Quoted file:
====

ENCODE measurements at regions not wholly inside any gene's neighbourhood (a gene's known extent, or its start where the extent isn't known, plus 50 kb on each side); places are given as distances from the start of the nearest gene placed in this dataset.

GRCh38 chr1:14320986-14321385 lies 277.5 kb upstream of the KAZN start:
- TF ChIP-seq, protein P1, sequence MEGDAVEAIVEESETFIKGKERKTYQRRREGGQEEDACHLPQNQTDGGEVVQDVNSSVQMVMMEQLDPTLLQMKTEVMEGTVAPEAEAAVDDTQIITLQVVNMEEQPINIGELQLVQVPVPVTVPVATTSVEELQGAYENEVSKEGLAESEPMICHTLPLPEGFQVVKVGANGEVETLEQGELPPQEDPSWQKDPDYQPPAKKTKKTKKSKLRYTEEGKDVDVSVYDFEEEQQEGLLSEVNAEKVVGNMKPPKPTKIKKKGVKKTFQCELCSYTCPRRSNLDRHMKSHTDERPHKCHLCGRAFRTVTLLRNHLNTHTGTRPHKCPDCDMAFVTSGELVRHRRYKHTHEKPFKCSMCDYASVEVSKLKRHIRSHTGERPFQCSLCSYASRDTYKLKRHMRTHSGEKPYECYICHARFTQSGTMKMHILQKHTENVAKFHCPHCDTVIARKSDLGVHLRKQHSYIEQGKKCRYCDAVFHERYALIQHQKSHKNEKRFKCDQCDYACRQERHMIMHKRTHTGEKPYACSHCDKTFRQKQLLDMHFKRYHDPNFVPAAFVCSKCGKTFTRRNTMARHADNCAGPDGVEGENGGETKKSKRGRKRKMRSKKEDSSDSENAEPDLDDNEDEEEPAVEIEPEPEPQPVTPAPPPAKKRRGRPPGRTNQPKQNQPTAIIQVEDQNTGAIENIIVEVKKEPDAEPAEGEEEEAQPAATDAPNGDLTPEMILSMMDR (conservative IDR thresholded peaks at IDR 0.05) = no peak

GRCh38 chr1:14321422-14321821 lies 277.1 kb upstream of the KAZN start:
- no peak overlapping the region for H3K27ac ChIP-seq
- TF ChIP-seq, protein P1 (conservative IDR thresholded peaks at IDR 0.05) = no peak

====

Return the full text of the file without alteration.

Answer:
ENCODE measurements at regions not wholly inside any gene's neighbourhood (a gene's known extent, or its start where the extent isn't known, plus 50 kb on each side); places are given as distances from the start of the nearest gene placed in this dataset.

GRCh38 chr1:14320986-14321385 lies 277.5 kb upstream of the KAZN start:
- TF ChIP-seq, protein P1, sequence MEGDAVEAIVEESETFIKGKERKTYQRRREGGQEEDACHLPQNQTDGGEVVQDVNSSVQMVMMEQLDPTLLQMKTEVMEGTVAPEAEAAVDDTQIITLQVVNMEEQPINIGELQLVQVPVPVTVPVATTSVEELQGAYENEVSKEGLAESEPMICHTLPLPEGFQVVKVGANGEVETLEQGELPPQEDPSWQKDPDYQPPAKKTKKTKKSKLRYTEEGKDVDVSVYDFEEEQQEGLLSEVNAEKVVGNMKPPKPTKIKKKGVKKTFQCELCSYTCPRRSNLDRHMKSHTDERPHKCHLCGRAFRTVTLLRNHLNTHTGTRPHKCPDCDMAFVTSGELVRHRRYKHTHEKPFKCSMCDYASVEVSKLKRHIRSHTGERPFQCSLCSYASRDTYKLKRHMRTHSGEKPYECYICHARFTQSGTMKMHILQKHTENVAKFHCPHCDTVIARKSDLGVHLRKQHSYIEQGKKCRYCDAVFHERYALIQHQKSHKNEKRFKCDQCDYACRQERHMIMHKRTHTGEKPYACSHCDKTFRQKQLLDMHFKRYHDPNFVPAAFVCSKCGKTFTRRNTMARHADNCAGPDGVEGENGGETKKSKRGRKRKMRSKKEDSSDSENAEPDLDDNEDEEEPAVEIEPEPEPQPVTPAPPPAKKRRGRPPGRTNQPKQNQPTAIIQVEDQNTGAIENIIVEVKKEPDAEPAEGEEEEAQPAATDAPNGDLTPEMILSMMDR (conservative IDR thresholded peaks at IDR 0.05) = no peak

GRCh38 chr1:14321422-14321821 lies 277.1 kb upstream of the KAZN start:
- no peak overlapping the region for H3K27ac ChIP-seq
- TF ChIP-seq, protein P1 (conservative IDR thresholded peaks at IDR 0.05) = no peak